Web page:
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RE: [teacherartexchange] teaching multiple classes

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From: KPRS2 (kprs2_at_TeacherArtExchange)
Date: Thu Sep 15 2005 - 02:41:23 PDT


Ideally, yes, the school broke the covenant, however in reality if I say no,
those few students will NOT have the experience of the advanced class. The
alternative is that they will NOT follow through and get into art schools.
That is my reality. Without a teacher (and their peers both beginning and
advanced) they will not be motivated to work to their full potential,
because quite frankly they don't know how, and are easily distracted, etc,
etc, (my job as a mentor/teacher is to show them, encourage them, critique
them...and the Foundations classes help, join in and learn as well). My
advanced students act as a catalyst to the Foundations students as well. My
committment to students who actively "choose" art is total in that I will
not "drop" them because it doesn't fit into the structure of the day...to
some art class is their lifeline. Over my 30 years I have guaranteed
students and their parents a slot in the school of their choice, and haven't
failed them yet. Just like the making of art doesn't stop in a given "time
period" in school, so is my committment to students. (Oh, and believe me I
am just as frazzled as everyone else with multiple classes, but I don't
agree with the alternative..."just say no".)

San D

-----Original Message-----
From: Diane C. Gregory [mailto:dianegregory@grandecom.net]
Sent: Wednesday, September 14, 2005 10:21 PM
To: TeacherArtExchange Discussion Group
Subject: Re: [teacherartexchange] teaching multiple classes

Interesting point of view. I would say that the school has broken their
covenant with the students. I would not say that you have broken a covenant
with the students. It is the school that is responsible to provide for the
needs of students. Not the teacher. I understand that you would want to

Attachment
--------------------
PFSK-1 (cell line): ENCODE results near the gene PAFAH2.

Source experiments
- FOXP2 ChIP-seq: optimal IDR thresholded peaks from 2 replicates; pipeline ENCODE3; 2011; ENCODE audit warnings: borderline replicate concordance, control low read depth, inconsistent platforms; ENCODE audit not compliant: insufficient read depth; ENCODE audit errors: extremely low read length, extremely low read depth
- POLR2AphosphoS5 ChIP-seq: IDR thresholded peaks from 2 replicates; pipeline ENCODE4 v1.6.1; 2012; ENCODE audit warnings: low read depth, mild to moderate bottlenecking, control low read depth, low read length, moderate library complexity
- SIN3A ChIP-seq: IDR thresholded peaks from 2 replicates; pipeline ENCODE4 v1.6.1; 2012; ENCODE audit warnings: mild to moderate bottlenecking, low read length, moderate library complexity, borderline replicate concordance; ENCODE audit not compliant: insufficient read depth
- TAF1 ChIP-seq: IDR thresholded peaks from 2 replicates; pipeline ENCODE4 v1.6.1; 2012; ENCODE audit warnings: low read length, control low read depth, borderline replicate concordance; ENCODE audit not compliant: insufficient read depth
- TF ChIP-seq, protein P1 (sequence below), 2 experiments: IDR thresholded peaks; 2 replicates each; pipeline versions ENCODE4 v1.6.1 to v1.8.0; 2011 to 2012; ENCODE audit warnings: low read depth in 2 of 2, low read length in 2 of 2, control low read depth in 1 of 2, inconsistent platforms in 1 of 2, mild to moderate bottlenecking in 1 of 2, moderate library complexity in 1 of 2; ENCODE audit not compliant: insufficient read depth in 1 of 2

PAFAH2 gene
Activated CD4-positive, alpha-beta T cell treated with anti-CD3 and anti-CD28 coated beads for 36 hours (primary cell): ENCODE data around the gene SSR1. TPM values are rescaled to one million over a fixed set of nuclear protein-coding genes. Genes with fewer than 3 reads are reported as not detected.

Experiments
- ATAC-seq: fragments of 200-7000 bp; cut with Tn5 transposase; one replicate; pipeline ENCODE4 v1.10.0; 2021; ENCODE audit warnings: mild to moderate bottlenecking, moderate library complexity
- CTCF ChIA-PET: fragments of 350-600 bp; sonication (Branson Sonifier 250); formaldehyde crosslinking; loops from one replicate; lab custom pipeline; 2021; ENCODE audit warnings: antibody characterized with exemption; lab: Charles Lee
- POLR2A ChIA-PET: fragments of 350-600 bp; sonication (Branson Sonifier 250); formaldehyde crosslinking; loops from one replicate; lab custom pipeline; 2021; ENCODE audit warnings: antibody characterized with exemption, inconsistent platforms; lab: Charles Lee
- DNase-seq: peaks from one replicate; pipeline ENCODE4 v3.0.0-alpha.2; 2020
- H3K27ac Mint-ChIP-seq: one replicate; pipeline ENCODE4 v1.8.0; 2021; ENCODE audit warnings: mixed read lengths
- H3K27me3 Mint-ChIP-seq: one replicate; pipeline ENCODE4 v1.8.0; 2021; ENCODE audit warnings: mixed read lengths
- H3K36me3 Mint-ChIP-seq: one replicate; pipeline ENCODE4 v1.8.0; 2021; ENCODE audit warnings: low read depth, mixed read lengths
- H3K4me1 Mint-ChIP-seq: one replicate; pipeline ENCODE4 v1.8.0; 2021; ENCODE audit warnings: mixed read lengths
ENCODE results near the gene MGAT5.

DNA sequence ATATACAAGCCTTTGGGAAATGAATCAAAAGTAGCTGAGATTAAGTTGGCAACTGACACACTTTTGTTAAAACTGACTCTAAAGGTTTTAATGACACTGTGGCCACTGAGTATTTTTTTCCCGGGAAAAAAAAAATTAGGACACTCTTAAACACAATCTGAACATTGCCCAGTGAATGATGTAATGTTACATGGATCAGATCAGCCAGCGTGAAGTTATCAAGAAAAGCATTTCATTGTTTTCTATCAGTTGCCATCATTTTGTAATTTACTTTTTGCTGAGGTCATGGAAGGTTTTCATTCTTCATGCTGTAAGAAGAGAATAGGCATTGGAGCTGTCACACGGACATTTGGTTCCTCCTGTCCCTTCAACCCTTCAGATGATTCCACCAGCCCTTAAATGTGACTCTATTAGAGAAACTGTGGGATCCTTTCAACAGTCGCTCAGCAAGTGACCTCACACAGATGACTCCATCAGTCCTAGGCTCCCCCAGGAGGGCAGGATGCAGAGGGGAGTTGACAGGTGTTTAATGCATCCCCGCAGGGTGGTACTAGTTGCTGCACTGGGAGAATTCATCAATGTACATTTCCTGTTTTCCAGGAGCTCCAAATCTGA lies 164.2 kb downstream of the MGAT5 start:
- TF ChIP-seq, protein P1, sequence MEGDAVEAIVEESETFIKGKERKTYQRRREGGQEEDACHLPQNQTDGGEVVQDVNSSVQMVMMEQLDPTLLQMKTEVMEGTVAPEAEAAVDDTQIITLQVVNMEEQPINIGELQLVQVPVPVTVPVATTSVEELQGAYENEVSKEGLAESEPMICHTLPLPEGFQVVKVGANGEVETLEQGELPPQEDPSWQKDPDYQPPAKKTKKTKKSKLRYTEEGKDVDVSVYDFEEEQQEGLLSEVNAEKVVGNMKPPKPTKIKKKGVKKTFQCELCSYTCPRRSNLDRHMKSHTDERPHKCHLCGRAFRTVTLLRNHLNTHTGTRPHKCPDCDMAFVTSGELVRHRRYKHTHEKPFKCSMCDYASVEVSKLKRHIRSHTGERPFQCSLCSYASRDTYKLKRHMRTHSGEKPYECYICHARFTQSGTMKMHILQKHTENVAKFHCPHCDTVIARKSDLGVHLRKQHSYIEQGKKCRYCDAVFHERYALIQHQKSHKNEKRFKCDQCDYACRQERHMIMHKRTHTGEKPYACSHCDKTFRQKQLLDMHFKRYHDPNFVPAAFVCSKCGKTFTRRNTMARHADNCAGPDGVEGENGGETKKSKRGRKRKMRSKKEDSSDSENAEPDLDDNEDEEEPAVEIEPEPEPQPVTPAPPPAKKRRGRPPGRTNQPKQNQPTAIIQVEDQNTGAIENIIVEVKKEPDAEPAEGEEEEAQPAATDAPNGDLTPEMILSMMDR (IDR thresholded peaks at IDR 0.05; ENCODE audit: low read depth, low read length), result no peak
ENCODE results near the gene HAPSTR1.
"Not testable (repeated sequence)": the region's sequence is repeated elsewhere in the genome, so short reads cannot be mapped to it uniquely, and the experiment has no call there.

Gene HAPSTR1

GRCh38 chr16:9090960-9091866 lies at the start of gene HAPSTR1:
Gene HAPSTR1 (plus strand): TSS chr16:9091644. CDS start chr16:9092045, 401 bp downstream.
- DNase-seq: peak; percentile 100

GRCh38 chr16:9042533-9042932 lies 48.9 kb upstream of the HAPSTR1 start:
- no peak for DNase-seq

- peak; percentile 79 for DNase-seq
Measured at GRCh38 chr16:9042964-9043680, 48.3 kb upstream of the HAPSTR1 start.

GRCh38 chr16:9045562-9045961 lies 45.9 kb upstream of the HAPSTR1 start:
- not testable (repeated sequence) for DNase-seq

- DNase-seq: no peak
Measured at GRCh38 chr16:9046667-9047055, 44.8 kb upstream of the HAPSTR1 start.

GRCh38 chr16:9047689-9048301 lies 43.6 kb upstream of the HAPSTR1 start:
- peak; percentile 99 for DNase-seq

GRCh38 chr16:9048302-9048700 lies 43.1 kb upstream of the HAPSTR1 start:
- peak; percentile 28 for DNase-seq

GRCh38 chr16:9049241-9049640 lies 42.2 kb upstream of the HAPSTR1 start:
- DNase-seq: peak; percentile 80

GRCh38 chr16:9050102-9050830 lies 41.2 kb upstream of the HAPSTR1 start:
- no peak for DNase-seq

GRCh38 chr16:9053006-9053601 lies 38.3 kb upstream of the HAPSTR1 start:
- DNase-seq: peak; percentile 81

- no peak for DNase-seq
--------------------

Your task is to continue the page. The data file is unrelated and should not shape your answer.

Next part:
provide for your students. Also consider that by agreeing to offer a
combined
class, you are in some ways agreeing with the policy. There is then no
incentive for the school to offer separate advanced classes for these
students.
 Raise the issue with the school board and the PTA. Whatever you do, please
do
not consider that if you say no, that you have somehow been at fault. After
all the students in your beginning class need your full attention, as well.
For too long, art teachers have put up with too many unreasonable demands.
It
is time to say no. When you say no, it will become clear who is responsible
for the situation. It is definately not the teacher! :-)

--
Dr. Diane C. Gregory
Director, Undergraduate & Graduate
Studies in Art Education
Texas Woman's University
Denton, TX  76204
dgregory@mail.twu.edu
940-898-2540
Quoting KPRS2 <kprs2@earthlink.net>:
> Over the years I have taught multiple classes in one classroom, less so
now
> that I am no longer the only art teacher in the school. When you are the
> only art teacher, and make a committment to your students to follow
through
> with them (i.e. art 1, 2, 3, 4) you have to make a decision as to whether
> you want to offer them the next level when there is only a handful of
them.
> If you say "NO", then in essence you have broke your covenant with your
> students. It is DEFINITELY not ideal, and is DEFINITELY stressful. No
> question about it. I let my students know right up front, that this
> situation is because "they" are not going to hire anyone to teach only a
> handful of students in the next level, and it is either this way or no
way.
> Right now I have 2 classes that are mixed. Why? My choice to have two
> students mixed into two of my Foundations classes to, in effect, take the
> advanced class. I teach AP Art History the same time slot as the advanced
> class is running (which this year is being taught by one of my ex-students
> who returned as an art teacher). I am giving these 4 students the
> opportunity to avail themselves to the advanced class and the AP Art
History
> class, two classes they need to strengthen their art portfolios/knowledge.
> It's my committment to them.
>
> San D
>
>
>
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